Hungarian Prime Minister Viktor Orbán urged European leaders late yesterday (21 October) to change their “politically correct” immigration policies and involve voters in a debate about the continent’s future, saying they would otherwise face a political crisis and a threat to the democratic order.
Orbán’s comments resonate against the background of preparations for a mini-summit in Brussels for Sunday (25 October) to tackle the migrant crisis along the Western Balkans route.
At the invitation of Commission President Jean-Claude Juncker, the leaders of Austria, Bulgaria, Croatia, Germany, Greece, Hungary, Romania and Slovenia will attend, alongside with their counterparts from non-EU states Macedonia and Serbia.
Hungary has responded to the largest migration wave Europe has seen since World War Two by building a steel fence along its borders with Serbia and Croatia, a step both welcomed and criticised by various leaders around Europe.
The fence has sealed Hungary’s borders, but caused a growing backlog in Balkan countries which are struggling to usher them on to Germany through Slovenia, which has already asked for the European Union’s help.
Hungary’s ruling centre-right Fidesz party has taken a hard line against the tide of immigrants fleeing war and poverty in the Middle East and Asia, most of them refugees from Syria’s civil war. It has spoken of a threat to Europe’s Christian and democratic way of life, and demanded action from the EU, which is deeply divided on the issue.
Orbán told the state television channel m1 that European leaders had no mandate to let hundreds of thousands of migrants enter the EU with little or no control.
“This destabilises European democracies,” he said. “We need to start the debate about the future of our continent honestly, without the muzzle of ‘political correctness’, without pretence, talking straight.”
“We need to listen to the people and incorporate their views in our politics. If we can’t do that, we’ll have a political crisis on top of our migrant crisis.”
He said Hungary’s border fence had been meant to turn migrants back from Europe, not divert them along a different path to Germany, and that he had asked Hungary’s Balkan neighbours to help send the migrants back.
“The right thing to do is not to ensure their passage into Europe, but to take them back to the refugee camps they started out from,” he said.
Many of the refugees come from camps in Turkey. EU foreign affairs chief Federica Mogherini said on 23 September that the unprecedented wave of refugees came to Europe because agencies in countries neighbouring Syria were underfunded.
“The further they come from their troubled countries, the more difficult it will be for them to return. Therefore these people must remain (in their region) and humane conditions must be created for them (there).”
Slovenia cries for help
More than 12,000 migrants have crossed into Slovenia in the last 24 hours and thousands more are expected, prompting authorities to ask the rest of the European Union for help dealing with the flood of people.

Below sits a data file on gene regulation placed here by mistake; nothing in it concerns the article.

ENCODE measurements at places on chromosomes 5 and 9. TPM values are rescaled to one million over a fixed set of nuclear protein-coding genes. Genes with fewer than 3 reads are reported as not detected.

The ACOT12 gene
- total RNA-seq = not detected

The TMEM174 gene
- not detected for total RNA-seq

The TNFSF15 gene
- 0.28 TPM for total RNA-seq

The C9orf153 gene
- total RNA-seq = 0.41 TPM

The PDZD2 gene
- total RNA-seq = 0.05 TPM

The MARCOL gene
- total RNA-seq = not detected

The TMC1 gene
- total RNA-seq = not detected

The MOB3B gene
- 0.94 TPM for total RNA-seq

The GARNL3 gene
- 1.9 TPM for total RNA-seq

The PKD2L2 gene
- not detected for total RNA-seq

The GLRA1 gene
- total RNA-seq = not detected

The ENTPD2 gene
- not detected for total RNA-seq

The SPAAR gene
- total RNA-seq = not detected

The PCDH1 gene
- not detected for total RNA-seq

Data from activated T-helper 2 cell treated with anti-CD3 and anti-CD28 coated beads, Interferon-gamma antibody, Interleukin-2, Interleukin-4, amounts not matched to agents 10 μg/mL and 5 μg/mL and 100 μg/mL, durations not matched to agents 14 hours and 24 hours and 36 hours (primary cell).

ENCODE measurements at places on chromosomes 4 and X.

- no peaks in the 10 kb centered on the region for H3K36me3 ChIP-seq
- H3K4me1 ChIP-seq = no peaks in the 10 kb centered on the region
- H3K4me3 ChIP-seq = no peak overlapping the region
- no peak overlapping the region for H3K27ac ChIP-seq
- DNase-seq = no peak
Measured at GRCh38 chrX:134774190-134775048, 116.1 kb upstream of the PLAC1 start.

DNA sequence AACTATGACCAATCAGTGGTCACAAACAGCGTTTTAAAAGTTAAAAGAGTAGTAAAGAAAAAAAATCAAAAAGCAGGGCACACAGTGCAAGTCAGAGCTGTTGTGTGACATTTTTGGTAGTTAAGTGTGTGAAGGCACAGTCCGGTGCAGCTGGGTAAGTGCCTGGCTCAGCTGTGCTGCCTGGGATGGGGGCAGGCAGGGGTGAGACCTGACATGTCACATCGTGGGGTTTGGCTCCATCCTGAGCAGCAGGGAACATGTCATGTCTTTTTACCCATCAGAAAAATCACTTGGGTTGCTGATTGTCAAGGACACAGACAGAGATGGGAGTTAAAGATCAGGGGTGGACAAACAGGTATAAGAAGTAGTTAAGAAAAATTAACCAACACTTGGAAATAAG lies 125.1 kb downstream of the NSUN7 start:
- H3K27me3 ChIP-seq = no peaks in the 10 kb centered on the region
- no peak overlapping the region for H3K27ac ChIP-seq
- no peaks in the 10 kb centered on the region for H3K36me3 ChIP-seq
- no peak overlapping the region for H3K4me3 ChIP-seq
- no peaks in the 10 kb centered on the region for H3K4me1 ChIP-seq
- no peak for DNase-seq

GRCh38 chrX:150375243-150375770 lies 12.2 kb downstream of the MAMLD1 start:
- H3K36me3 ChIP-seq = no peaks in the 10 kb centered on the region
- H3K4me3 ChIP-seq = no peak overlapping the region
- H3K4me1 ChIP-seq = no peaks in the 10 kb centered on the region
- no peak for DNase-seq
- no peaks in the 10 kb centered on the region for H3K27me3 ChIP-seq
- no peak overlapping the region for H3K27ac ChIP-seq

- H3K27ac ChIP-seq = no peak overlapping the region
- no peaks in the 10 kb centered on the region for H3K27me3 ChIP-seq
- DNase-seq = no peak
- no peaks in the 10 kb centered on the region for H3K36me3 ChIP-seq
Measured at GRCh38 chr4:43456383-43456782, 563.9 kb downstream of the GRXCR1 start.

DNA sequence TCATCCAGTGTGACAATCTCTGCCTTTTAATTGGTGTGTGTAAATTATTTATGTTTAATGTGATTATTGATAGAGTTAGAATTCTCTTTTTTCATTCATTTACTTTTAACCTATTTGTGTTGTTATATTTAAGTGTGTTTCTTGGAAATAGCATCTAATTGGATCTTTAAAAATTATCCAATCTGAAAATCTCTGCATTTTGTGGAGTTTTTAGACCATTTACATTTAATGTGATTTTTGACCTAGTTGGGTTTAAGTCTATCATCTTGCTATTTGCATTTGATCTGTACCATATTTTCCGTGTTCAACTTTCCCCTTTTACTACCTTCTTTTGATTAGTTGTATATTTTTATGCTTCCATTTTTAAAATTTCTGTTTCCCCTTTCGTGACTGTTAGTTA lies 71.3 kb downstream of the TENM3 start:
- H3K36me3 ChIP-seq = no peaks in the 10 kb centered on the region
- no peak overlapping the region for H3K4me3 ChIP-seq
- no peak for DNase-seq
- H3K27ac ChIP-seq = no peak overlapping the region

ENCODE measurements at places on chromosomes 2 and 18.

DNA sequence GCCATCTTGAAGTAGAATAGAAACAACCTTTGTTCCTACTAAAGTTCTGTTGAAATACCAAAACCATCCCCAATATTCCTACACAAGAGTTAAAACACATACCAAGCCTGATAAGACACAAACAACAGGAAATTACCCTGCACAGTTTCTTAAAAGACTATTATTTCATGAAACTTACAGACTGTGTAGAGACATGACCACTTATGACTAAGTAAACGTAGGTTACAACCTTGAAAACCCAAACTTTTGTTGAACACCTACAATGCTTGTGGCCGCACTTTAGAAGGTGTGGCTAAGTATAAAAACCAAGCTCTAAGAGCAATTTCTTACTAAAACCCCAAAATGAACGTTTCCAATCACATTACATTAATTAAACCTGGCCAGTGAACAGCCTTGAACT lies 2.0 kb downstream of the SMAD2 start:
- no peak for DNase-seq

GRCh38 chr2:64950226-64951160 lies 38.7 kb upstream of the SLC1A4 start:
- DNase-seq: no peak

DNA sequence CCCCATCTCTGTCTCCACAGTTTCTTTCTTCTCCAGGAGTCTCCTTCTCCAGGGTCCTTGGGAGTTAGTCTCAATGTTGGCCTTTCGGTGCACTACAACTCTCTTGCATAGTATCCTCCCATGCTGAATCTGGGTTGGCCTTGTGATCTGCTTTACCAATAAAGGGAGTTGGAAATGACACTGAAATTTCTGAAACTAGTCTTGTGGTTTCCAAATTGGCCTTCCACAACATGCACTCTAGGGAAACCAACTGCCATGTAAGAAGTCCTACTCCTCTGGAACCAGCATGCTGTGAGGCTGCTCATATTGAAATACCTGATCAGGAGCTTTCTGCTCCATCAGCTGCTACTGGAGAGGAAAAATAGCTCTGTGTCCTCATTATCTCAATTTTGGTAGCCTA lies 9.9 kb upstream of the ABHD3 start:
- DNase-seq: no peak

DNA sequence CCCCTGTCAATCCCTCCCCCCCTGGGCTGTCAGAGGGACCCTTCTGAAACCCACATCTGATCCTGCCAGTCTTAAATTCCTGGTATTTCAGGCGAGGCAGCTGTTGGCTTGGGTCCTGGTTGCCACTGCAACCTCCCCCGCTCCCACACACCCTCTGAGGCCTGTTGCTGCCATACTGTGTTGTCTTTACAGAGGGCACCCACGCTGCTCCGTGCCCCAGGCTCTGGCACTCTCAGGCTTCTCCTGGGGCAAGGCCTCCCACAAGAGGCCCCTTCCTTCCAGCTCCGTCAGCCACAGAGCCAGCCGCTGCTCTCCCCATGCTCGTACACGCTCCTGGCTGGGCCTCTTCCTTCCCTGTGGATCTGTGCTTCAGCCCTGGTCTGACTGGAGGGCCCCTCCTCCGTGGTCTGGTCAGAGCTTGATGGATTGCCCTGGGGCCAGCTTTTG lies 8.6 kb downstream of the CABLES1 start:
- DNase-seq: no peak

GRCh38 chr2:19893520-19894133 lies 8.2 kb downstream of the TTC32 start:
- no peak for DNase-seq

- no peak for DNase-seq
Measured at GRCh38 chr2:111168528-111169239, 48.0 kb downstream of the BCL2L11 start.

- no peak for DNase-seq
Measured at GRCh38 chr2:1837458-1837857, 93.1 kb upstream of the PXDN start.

Slovenia has asked the EU for police to help regulate the flow coming from Croatia, Interior Minister Vesna Gyorkos Znidar told TV Slovenia. Some 10,300 of the migrants remain in Slovenia, an interior ministry spokesman said.
Croatia also decided on Thursday (22 October) to seek international help, the news agency Hina reported. The government said it will ask for blankets, winter tents, beds and containers. Since mid-September, 217,000 refugees have entered Croatia.
Migrants began streaming into Slovenia last Friday (16 October), when Hungary closed its border with Croatia. Before then, they were heading for Hungary, and then north and west to Austria and Germany. Sealing the border diverted them to Slovenia, which is also a member of the Schengen zone.
With more and more bottlenecks being created across the Balkans, thousands of migrants are spending cold nights under open skies in Serbia, Croatia and Slovenia. Another 9,000 are expected to enter Serbia on Thursday, the United Nations High Commissioner on Refugees office in Serbia.
“It is alarming, because the weather is getting cold,” Seda Kuzucu, UNHCR field coordinator in Presevo told Reuters.
European Commissioner for Migration and Home Affairs Dimitris Avramopoulos will visit Slovenia later today to discuss the migrant crisis.
Leaders would hardly have the time to exhaust all issues during the 3-hour summit on Sunday. It appears that the Commission wants to avoid that world news be dominated by the plight of refugees attempting to cross the Balkans during the cold of winter. Juncker is expected to appeal for a more dignified treatment of the migrants on their ‘Western Balkans’ route to Austria and Germany.
A question likely to remain unanswered is what would happen when a saturation point would be reached in Germany itself. If Germany too closes its borders, refugees stranded on their route might create political crises similar to the ones anticipated by Orbán, an EU diplomat told EURACTIV.